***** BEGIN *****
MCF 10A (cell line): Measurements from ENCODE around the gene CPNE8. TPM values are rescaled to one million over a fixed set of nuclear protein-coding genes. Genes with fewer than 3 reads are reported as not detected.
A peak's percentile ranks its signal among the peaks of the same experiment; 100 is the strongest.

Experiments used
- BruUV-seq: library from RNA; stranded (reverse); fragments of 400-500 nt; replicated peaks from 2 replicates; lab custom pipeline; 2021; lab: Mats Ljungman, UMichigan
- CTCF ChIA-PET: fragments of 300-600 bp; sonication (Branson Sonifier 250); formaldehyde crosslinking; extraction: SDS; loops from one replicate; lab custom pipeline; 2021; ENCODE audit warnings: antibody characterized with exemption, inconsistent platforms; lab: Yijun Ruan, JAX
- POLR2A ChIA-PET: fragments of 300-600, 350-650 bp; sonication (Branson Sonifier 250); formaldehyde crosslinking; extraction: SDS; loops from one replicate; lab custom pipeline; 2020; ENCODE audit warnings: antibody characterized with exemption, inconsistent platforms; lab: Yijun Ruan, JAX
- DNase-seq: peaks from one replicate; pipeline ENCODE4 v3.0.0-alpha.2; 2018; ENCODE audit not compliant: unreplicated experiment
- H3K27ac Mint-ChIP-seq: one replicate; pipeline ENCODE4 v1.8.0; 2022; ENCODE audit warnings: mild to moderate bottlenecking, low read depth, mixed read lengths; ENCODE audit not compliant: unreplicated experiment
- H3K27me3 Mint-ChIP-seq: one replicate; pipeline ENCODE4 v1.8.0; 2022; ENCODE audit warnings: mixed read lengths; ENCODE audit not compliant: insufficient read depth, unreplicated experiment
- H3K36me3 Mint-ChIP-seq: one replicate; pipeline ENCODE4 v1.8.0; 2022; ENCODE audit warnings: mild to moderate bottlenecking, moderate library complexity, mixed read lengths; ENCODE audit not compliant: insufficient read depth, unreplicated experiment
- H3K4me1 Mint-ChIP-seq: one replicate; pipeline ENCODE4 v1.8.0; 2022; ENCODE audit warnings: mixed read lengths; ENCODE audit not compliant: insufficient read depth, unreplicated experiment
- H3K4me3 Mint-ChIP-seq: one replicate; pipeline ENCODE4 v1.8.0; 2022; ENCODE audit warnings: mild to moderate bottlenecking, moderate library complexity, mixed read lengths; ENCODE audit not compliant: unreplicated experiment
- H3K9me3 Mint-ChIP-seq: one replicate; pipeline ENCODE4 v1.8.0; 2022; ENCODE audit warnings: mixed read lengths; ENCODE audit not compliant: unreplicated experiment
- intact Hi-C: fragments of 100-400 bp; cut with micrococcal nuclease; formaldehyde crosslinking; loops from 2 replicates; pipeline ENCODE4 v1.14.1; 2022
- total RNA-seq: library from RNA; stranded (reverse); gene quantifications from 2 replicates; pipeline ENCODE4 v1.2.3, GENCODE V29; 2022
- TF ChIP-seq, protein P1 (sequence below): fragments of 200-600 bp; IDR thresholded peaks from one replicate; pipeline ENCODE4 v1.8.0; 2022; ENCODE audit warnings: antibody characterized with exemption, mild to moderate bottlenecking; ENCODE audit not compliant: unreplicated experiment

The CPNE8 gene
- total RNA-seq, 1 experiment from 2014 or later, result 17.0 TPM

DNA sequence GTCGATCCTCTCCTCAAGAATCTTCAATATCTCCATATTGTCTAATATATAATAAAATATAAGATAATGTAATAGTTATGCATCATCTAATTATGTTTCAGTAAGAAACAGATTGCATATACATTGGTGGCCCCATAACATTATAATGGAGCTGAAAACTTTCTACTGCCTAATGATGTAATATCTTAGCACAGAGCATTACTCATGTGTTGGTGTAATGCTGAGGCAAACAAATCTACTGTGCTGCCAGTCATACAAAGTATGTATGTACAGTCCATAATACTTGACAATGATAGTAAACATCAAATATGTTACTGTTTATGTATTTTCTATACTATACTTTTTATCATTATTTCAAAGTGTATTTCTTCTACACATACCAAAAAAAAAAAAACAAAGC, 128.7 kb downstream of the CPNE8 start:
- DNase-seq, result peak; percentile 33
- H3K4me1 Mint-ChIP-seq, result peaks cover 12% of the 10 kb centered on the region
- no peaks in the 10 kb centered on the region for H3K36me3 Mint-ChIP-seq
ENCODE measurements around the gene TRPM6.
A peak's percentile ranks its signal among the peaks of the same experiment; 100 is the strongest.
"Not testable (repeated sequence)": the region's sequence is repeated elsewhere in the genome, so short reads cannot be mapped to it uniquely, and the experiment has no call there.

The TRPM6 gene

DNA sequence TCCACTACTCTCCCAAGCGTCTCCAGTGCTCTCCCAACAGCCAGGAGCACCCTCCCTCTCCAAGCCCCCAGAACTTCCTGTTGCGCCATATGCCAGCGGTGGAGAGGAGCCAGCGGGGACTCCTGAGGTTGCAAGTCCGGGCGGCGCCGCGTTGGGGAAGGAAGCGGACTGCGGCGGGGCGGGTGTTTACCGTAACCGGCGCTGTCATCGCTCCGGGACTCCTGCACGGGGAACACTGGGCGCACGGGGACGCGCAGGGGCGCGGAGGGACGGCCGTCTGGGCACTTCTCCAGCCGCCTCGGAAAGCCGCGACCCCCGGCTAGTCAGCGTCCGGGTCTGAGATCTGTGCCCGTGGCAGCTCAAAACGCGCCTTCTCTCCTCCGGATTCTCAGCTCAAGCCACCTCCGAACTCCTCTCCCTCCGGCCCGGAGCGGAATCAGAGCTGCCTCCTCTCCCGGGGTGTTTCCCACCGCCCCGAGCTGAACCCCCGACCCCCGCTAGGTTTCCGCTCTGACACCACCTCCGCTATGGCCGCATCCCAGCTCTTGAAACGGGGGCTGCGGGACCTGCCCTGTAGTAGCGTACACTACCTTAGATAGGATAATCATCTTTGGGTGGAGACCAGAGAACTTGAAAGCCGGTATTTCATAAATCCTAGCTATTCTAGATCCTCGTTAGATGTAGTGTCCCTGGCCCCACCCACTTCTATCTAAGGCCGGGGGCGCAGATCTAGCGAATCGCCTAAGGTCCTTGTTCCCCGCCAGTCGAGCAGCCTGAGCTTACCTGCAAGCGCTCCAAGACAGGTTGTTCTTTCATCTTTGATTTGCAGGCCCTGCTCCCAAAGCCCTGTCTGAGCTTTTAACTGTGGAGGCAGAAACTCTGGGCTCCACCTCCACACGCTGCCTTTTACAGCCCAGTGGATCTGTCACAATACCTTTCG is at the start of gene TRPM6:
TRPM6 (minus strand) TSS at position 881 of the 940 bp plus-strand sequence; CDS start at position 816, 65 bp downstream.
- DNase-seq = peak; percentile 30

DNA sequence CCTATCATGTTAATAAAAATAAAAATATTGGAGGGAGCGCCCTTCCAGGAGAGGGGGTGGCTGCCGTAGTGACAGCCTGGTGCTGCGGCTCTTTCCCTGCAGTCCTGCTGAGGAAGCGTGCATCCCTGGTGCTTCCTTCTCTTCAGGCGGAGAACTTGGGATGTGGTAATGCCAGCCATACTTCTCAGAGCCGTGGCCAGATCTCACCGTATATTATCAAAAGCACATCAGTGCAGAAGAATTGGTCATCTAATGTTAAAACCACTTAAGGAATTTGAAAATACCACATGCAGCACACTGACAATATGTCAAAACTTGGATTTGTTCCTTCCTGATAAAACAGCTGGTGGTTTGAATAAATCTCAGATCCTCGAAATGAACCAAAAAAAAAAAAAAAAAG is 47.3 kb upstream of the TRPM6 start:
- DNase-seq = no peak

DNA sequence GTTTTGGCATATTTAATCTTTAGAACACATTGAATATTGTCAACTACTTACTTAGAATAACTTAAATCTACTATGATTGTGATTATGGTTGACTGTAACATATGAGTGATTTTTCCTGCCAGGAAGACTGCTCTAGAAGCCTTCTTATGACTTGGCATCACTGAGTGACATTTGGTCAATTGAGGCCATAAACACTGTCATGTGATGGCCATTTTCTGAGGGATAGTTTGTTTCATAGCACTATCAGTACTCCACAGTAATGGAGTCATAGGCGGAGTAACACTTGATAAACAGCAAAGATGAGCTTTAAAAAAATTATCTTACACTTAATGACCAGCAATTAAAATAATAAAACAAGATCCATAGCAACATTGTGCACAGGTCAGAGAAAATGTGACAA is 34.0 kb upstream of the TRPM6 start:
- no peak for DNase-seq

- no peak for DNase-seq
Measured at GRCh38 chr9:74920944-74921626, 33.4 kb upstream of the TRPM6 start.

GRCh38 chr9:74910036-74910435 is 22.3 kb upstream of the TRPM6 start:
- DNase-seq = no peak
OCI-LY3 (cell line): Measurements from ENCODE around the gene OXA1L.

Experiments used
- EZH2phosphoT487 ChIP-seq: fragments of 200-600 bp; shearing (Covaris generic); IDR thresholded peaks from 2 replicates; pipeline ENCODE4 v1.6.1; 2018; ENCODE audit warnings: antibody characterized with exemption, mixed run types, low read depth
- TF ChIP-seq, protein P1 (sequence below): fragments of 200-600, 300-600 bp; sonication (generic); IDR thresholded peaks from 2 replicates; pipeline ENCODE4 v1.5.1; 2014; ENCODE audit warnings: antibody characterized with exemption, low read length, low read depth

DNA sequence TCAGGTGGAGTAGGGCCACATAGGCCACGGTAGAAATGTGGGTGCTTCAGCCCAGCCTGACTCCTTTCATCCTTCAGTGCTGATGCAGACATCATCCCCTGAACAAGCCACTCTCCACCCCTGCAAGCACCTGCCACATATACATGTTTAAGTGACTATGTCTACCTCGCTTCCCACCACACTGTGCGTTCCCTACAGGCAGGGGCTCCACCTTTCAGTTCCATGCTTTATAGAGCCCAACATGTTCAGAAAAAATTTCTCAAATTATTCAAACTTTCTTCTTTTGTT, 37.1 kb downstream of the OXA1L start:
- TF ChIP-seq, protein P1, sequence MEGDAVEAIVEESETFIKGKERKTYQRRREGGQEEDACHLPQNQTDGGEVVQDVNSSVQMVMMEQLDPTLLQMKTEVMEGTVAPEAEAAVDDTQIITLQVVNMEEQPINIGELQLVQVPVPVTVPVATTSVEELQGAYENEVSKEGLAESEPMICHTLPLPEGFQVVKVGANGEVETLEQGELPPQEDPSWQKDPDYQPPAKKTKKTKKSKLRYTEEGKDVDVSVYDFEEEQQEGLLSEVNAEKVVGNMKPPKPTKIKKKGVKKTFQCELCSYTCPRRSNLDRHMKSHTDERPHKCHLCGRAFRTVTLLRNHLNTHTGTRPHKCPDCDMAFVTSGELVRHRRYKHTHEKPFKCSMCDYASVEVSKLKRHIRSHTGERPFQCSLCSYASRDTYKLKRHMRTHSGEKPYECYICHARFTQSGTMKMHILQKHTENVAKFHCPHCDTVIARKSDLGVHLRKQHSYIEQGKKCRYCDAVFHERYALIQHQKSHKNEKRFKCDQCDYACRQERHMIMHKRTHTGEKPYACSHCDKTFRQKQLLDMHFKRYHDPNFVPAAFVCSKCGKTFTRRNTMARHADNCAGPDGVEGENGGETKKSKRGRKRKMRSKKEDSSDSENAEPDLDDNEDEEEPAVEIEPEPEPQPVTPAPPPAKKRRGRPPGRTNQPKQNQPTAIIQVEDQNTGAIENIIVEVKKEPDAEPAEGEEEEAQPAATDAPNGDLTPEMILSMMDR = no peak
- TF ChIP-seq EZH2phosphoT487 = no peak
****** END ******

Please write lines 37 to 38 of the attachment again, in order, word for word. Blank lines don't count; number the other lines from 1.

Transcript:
- DNase-seq = no peak
OCI-LY3 (cell line): Measurements from ENCODE around the gene OXA1L.